The home, repaired after the fire, sits in the Hollywood Hills (MLS)

The home, repaired after the fire, sits in the Hollywood Hills (MLS)

In a case being watched closely by architects, German designer Gerhard Becker last week pleaded no contest to a charge of involuntary manslaughter for his “disregard for public safety and building codes” in the construction of a Hollywood Hills mansion whose ceiling collapsed in a 2011 fire, killing one fireman.

Continue reading after the jump.

Out of Chaos, Japanese Designers Shape a Pop-Up Bar Made From Reed-Grass

Exterior view of Yoshi bar, courtesy Takeshi Asano

Exterior view of Yoshi bar, courtesy Takeshi Asano

Designer Naoya Matsumoto and her peers at Seian University of Art and Design have created a unique meeting space for students on the Japanese campus. Their creation, a pop-up bar, is created from six panels of locally-sourced reeds called Yoshi. The chaotic construction resembles a traditional gabled roof structure in abstract form. Each year, students of the design school are challenged to create objects from the Yoshi reeds which grow freely around Lake Biwa, an area close to the university campus.

Continue reading after the jump.

At SCI-Arc, the Magic is Inside the Box; Eric Owen Moss Explains Why

SCI-ARC IS PLANNING A NEW DIGITAL FABRICATION LAB KNOWN AS THE "MAGIC BOX" (SCI-ARC)

SCI-ARC IS PLANNING A NEW DIGITAL FABRICATION LAB KNOWN AS THE “MAGIC BOX” (SCI-ARC)

“Actually, the box isn’t magic, so don’t be disappointed you didn’t get ahold of Merlin the Magician,” Eric Owen Moss said at the start of a recent interview. Moss, director of the Southern California Institute of Architecture (SCI-Arc), was referring to the school’s new digital fabrication lab.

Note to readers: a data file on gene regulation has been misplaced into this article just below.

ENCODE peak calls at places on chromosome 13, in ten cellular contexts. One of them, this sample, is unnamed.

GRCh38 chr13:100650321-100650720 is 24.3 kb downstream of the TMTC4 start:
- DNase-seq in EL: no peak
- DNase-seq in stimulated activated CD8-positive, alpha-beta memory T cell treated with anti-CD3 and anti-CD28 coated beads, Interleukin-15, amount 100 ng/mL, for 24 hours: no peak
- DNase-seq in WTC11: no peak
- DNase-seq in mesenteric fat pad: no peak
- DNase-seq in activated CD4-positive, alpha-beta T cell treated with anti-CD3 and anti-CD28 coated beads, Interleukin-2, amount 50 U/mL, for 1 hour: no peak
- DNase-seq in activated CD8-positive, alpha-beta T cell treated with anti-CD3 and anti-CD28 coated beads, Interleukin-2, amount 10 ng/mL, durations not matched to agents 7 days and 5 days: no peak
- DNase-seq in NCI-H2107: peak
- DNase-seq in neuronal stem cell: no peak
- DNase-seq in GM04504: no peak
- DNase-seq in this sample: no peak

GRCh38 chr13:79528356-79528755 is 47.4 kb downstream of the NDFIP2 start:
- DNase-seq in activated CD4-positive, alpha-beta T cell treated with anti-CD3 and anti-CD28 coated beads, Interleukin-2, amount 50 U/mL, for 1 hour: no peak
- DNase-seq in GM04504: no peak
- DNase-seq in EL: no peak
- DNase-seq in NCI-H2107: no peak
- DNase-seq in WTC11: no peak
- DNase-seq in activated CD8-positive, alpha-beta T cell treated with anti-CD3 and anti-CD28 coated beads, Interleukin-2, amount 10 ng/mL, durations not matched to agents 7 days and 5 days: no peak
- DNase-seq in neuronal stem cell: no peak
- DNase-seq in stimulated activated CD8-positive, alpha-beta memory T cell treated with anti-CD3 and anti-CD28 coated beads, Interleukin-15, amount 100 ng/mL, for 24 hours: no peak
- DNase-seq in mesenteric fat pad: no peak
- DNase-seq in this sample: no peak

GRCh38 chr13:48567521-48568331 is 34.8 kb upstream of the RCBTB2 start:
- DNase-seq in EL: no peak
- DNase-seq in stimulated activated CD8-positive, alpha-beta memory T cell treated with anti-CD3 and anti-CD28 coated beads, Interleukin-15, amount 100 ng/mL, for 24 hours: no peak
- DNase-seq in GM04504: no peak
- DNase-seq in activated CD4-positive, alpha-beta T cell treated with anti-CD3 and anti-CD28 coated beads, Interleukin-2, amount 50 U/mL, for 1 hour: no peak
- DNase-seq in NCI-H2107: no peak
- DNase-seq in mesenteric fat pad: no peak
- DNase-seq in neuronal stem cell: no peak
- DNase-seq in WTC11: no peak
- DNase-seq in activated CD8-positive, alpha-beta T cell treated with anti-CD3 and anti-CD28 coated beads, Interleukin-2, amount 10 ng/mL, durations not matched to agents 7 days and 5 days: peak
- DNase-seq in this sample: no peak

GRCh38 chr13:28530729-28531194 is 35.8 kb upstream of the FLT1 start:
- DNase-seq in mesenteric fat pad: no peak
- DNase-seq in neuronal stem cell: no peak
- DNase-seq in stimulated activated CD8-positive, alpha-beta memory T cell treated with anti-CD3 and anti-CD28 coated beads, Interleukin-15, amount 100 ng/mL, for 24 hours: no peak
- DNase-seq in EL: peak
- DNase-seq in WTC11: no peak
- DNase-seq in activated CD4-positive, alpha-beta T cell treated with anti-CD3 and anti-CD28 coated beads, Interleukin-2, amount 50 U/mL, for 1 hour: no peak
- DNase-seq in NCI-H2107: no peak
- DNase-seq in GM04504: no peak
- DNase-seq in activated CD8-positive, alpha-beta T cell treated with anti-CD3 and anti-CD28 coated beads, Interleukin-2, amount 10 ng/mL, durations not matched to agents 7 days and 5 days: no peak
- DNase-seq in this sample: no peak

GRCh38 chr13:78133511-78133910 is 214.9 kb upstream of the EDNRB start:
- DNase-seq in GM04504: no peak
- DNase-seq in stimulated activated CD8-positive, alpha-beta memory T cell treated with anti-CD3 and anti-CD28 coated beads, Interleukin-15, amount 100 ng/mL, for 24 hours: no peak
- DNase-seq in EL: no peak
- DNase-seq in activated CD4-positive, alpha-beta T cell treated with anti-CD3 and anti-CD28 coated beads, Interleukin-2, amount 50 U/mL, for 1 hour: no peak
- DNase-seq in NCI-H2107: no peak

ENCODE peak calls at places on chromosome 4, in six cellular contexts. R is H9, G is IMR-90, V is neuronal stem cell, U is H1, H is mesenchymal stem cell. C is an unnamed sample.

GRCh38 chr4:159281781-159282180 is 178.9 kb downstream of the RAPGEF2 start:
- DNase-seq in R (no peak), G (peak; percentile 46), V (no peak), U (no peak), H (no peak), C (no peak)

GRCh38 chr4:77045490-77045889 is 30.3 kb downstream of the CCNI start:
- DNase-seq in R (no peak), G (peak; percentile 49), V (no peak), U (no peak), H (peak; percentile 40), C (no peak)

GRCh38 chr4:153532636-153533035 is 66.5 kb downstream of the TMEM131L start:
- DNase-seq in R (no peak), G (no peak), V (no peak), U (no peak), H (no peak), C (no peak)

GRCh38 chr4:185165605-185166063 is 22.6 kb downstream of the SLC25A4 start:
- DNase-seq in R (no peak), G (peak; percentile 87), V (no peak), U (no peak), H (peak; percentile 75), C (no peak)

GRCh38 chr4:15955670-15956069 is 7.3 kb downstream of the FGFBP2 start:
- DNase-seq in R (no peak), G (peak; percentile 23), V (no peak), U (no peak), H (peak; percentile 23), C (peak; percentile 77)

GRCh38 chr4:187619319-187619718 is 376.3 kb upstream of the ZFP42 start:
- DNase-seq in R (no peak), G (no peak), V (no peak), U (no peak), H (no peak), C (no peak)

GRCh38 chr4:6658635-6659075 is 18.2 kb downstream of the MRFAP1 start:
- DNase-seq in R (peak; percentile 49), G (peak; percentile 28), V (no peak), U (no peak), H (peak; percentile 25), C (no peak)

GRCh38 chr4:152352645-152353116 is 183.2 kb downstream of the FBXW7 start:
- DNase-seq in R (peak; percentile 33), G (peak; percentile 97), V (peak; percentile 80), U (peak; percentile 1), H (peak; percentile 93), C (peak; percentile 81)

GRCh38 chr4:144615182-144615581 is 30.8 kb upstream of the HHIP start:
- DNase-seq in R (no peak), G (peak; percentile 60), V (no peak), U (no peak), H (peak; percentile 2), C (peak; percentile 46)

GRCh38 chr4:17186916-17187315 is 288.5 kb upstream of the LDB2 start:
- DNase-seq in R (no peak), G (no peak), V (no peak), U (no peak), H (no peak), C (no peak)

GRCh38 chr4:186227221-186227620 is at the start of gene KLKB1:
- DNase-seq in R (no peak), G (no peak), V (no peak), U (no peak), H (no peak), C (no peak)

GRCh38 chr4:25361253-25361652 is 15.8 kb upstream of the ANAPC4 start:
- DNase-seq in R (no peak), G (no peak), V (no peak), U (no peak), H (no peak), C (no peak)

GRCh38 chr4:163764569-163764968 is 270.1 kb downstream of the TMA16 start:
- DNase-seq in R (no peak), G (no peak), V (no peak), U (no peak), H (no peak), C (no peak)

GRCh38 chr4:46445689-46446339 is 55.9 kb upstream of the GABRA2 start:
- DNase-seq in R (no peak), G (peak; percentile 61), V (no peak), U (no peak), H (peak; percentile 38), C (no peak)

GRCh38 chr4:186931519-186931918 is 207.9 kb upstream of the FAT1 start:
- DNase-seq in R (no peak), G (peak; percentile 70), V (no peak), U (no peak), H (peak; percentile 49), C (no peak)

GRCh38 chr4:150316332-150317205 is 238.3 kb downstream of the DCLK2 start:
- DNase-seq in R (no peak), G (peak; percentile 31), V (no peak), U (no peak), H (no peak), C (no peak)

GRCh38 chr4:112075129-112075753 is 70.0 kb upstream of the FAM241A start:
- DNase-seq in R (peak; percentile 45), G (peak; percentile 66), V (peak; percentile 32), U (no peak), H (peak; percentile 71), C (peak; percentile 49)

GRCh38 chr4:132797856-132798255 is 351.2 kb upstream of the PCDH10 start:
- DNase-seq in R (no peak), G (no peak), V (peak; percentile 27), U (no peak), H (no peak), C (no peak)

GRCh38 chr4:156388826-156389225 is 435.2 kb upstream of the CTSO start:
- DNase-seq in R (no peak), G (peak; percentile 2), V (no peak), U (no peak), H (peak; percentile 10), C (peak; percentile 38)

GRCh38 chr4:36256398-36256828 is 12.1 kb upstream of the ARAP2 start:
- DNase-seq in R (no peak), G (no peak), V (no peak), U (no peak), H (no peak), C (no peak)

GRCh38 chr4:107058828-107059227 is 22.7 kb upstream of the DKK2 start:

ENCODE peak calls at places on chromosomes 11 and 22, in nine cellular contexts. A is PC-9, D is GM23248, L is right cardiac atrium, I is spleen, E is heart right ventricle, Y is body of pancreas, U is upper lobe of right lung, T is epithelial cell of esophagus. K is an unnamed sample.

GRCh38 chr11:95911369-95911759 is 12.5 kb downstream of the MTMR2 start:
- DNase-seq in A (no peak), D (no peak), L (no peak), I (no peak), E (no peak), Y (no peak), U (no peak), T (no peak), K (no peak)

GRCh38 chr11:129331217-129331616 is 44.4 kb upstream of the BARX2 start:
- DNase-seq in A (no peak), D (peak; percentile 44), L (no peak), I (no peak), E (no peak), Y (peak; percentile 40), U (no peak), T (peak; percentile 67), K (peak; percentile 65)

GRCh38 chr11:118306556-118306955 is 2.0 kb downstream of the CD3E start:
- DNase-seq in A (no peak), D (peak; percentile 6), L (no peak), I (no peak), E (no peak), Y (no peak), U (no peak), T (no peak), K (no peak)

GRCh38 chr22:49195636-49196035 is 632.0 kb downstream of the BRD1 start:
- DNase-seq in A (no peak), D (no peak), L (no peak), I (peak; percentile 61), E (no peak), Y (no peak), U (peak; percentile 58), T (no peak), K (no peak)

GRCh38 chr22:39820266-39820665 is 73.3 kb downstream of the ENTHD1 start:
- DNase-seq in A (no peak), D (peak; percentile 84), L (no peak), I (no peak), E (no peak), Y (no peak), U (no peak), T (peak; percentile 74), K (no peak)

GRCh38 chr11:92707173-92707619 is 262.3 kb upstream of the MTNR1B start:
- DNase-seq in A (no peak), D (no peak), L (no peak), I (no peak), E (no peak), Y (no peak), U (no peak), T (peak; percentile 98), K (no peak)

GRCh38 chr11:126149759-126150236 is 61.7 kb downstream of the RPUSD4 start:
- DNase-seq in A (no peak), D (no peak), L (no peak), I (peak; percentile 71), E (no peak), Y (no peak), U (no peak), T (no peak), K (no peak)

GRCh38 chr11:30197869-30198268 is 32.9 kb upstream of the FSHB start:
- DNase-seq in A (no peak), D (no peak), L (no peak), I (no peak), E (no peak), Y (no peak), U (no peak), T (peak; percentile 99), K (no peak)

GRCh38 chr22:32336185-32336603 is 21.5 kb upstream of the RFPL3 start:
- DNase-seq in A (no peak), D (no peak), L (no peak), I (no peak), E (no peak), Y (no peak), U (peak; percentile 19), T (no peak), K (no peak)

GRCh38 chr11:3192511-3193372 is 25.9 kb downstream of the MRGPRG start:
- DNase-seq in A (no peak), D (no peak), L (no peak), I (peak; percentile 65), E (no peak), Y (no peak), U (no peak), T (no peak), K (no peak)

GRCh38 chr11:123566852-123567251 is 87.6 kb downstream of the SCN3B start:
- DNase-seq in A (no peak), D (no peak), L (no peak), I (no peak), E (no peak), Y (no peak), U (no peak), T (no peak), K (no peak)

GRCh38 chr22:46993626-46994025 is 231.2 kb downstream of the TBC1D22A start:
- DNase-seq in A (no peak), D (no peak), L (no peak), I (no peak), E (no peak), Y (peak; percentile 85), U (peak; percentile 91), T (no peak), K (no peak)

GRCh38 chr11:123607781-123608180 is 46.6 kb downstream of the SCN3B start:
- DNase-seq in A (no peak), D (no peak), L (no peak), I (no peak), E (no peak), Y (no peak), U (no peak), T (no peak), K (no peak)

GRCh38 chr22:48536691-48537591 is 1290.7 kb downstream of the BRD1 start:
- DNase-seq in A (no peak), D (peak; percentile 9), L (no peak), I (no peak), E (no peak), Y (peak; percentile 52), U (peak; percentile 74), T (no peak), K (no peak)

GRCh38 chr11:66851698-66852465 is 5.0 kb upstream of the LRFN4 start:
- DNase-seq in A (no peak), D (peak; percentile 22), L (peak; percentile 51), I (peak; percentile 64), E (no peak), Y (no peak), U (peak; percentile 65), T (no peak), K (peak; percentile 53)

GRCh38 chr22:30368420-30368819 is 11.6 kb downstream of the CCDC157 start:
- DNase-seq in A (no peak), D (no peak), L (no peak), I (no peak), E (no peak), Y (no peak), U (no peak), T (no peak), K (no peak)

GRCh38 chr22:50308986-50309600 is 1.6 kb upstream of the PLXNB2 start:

Dubbed the Magic Box, the two-story, prefabricated steel structure will be constructed at the south end of the SCI-Arc building. But Moss didn’t want to focus on the laboratory itself, which was designed by several architects affiliated with SCI-Arc (including Moss’s own firm). Instead, he said, “the game is, what’s inside is magic. It’s not so much the object, but what the object contains.”

Continue reading after the jump.

Cincinnati Art Museum seeks new director; Aaron Betsky steps down

Art, Midwest, Shft+Alt+Del
Monday, January 6, 2014
.
The cincinnati art museum. (Erica Minton via flickr)

The cincinnati art museum. (Erica Minton via flickr)

Aaron Betsky, director of the Cincinnati Art Museum for seven years, announced Thursday he’ll step down.

Cincinnati’s WVXU reported that the museum’s board will set up a search committee, and that Betsky will help pick his successor. Betsky, an architect, oversaw the first phase of a renovation for which he helped raise more $13 million, and increased the art museum’s endowment by 18 percent. His leadership was at times controversial, as when he oversaw an exhibit by artist Todd Pavlisko that included firing a .30-caliber rifle in the 132-year-old museum’s Schmidlapp Gallery.